Tuesday, January 27, 2015

SUPERBOWL XXLMNOP or Boston Dance as a Spectator Sport

I like to think that I studied dance in its classical age. You went to the studio. You took classes. You wore a leotard and tights and maaaaaybe a ballet skirt if your teacher was feeling generous. You had a recital. You FINALLY got on pointe and were thrilled to brag to all your non-dancer friends about your blisters. When people asked what sport you played after school, you smartly answered, "dance."

It was toward the end of my high school career that competition dance was settling into place. As a retired cheerleader, I knew the thrill, I knew the drill. It was novel to take our recital dance from last year and get a trophy for it! We were no longer a class, but a team, and we had prevailed over the adversaries! Still for me, my favorite part of dance was that, well, it wasn't a sport. There were no statistics. There were no teams to beat. Aside from the snarky looks you'd get from the super trinas when you fell out of a double pirouette, dance class was not a competition.

This photo is from 2003. My dear friend Kate is currently minutes away from having her PhD. I'm sure if they saw her performance in "The Gods Love Nubia" Berkeley would have given it to her on arrival.

Here's what you might not know about me. I started dancing when I was thirteen years old. True, I took ballet and tap as a tiny tot but my family moved and we never found a dance studio in time to continue lessons. I stayed busy. I became one hell of a pee-wee soccer goalie, which I no sooner left behind to focus squarely on being captain of my pop warner cheerleading squad. It was only after going to a friend's dance recital in seventh grade that I was like, "oh yeah! that's what I'd like to do!"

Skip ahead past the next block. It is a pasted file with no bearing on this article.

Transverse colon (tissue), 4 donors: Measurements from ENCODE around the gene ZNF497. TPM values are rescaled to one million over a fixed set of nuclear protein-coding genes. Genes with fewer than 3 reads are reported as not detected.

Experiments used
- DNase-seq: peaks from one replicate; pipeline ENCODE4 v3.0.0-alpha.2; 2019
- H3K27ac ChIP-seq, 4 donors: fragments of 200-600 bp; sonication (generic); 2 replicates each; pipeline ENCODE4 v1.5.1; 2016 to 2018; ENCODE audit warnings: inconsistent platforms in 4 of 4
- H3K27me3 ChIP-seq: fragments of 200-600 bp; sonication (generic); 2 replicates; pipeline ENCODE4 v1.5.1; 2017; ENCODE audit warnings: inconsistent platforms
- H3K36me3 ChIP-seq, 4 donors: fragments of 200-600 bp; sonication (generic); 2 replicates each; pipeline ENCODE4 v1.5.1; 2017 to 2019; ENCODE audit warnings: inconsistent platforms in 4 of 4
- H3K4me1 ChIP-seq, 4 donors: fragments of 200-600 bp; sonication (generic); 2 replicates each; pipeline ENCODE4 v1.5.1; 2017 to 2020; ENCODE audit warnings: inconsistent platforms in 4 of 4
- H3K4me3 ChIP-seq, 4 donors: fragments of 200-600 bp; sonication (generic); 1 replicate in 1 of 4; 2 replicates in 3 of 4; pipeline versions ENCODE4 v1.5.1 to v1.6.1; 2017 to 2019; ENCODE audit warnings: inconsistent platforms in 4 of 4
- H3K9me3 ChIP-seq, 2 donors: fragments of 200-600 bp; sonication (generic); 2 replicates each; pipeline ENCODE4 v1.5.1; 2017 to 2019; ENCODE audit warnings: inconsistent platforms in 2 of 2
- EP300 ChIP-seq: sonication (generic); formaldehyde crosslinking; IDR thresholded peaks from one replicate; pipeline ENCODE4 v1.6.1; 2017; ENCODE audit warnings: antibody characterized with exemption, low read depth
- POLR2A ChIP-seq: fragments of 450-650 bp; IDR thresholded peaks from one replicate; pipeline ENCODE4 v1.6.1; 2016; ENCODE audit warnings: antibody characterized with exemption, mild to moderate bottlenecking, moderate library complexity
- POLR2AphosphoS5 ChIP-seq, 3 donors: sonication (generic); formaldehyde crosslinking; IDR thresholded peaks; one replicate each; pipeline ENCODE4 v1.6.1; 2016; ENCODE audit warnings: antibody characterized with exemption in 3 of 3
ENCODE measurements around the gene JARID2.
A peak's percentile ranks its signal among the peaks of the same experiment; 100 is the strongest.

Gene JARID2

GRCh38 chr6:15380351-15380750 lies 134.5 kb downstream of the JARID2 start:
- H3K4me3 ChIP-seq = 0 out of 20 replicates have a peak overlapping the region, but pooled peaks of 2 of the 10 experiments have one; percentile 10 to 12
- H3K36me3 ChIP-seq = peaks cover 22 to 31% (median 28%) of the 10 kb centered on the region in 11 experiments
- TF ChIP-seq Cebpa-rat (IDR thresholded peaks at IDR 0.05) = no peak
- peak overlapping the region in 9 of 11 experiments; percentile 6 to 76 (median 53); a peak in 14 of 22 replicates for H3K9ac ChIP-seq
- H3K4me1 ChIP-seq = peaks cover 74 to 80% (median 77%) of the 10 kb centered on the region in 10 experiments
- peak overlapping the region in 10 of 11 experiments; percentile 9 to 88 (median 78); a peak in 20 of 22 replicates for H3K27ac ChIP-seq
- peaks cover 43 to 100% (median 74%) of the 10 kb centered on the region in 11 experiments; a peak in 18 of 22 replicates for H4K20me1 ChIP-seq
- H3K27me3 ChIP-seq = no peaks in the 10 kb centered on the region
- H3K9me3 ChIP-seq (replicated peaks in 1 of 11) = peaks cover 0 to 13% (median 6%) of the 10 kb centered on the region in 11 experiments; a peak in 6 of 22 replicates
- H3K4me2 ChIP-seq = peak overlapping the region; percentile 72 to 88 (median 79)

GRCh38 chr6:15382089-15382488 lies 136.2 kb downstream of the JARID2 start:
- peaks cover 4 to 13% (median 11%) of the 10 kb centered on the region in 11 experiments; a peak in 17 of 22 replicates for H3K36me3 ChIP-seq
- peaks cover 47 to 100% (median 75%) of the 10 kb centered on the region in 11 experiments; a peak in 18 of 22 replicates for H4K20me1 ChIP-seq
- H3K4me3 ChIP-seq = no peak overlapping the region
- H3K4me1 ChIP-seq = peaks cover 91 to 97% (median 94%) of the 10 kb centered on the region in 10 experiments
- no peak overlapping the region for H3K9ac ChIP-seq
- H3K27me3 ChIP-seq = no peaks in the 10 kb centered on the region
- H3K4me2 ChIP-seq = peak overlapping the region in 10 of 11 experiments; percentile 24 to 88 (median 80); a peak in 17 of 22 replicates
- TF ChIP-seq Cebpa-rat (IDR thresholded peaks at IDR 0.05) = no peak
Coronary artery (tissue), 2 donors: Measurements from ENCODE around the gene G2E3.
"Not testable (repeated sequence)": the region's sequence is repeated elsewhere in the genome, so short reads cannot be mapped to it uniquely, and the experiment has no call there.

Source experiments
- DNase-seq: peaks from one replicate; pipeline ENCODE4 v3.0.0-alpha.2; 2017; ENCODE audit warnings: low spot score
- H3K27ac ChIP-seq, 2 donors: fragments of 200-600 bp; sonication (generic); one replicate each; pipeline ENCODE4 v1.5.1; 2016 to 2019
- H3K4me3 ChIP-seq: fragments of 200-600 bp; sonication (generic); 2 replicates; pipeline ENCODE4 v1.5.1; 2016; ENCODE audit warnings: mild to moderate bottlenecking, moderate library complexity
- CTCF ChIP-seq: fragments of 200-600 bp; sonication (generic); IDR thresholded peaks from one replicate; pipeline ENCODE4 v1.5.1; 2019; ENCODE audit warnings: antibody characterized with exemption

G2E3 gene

So maybe that's where my disinterest in competition stems from. The fact that the formative years of my dance career were spent playing catch up to the "older girls" at my studio, who were all actually around my same age. I was in a constant competition with myself. To do better than I had the day before. To learn all the things in a few weeks that those other girls had learned over the course of a few years. To prove that just because I was untrained didn't mean I was bad. TO DO GODDAMN PICKUPS ACROSS THE FLOOR. And that was enough competition for me. I didn't need rhinestones down my part or matching jackets with our names on the sleeves to feel like I was a part of something. Because at the end of a class, at the end of an afternoon of classes, I knew that I was improving, and that I was doing something cool. It felt good to make progress and to keep up with combinations and across-the-floors. It felt good to dance

AND SO FINALLY, we grow up and go to college and we dance around Boston and aside from Dance Moms and SYTYCD and little girls in two piece leotards with 12-pack abs and tilt kicks, THE COMPETITION IS FINALLY OVER.

Or is it?

In college, I even made a dance about it.

It may be just me. I hope it's just me! It's probably just me, but I feel like there is a lingering tension hanging over the Boston/Cambridge dance scene. We like each other's Facebook pages. We follow each other on Instagram. We share smiles when we pass each other between rehearsals. WE ABSOLUTELY SUPPORT DANCE IN BOSTON.

But do we?